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EU court to deliver key judgement

EU court to deliver key judgement

Flags of the European Union fly outside the EU headquarters in Brussels, Belgium, May 21, 2021. Photo: Xinhua

The EU’s highest court is expected to rule Wednesday on whether European Union funds can be slashed for member states flouting democratic standards, a case with major implications for Poland and Hungary.

Both EU countries – which Brussels says are backsliding on rule of law – launched the legal challenge being heard by the European Court of Justice (ECJ). They want the so-called “conditionality mechanism” to be invalidated.

But in December the court’s advisor, the advocate general, concluded that the Polish-Hungarian challenge should be rejected, arguing that the conditionality mechanism was compatible with the EU’s treaties.

Should the judges decide the same, it would open the door to the European Commission cutting their funding.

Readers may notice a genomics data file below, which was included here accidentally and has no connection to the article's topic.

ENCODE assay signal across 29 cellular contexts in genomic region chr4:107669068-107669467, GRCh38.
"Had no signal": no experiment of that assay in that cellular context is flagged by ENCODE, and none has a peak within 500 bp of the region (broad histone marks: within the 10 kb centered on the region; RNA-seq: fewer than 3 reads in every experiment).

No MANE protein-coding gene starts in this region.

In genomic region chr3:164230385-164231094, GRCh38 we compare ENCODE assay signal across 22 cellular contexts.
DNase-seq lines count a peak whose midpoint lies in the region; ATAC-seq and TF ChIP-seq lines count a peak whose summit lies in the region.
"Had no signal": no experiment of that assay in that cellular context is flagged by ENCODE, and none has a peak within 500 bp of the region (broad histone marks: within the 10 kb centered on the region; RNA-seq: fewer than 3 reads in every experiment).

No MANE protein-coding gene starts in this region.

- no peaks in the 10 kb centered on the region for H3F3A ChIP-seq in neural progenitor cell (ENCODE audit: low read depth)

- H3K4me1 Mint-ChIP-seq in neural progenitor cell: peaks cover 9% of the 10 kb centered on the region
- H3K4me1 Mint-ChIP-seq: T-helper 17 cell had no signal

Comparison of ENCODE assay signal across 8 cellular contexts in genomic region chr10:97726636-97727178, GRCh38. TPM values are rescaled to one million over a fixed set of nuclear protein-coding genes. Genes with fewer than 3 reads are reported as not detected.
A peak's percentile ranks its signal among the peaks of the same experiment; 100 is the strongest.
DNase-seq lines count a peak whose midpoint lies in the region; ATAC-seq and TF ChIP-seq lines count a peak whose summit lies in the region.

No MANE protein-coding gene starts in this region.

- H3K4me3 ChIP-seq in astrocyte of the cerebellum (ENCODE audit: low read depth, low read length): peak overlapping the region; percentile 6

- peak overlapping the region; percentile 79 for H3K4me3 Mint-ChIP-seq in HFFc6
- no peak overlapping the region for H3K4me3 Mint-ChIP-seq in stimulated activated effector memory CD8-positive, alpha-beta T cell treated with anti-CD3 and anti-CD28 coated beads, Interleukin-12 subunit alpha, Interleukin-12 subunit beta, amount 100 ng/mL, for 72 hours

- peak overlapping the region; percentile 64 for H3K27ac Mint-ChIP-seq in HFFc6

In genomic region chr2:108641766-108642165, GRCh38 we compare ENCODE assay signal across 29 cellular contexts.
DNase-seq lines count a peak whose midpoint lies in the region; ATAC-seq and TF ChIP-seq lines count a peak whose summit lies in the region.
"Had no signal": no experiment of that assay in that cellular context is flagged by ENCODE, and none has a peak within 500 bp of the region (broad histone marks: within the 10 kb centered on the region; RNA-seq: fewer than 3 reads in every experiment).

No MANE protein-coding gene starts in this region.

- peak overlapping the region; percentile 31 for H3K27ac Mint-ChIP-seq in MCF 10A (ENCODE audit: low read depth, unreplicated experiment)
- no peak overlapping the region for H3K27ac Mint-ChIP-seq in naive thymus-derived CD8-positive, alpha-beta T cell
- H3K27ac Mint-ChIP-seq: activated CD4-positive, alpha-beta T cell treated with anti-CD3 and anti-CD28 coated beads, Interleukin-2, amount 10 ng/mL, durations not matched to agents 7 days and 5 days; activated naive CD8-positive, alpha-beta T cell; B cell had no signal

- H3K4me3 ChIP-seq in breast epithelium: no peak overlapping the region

The European Parliament, which approves the EU’s multi-year budgets, has for months called for the commission to do just that, stressing that the conditionality instrument has been available since the beginning of 2021.

It has even launched its own legal action, accusing the commission of inaction.

But the EU executive, wary of being wrong-footed by court rulings and aware it needs a qualified majority of member states to approve the mechanism’s use, has been determined to build a cast-iron case, step-by-step.

In November, it sent formal letters to Warsaw and Budapest setting out what it sees as the democratic shortfalls.

For Poland, it criticizes judicial reforms it believes undermine judges’ independence and a refusal to accept the primacy of EU law over Polish law.

For Hungary, it is about public procurement, conflict of interests and corruption.

That decision would then be debated in the European Parliament, where EU budget commissioner Johannes Hahn is expected to stand in for commission chief Ursula von der Leyen, who pulled out to focus on the military crisis over Ukraine.

If the ECJ confirms the right to cut money on these grounds, “we expect the European Commission to start putting the mechanism into action right away,” said the head of the conservative EPP bloc in the parliament, Manfred Weber.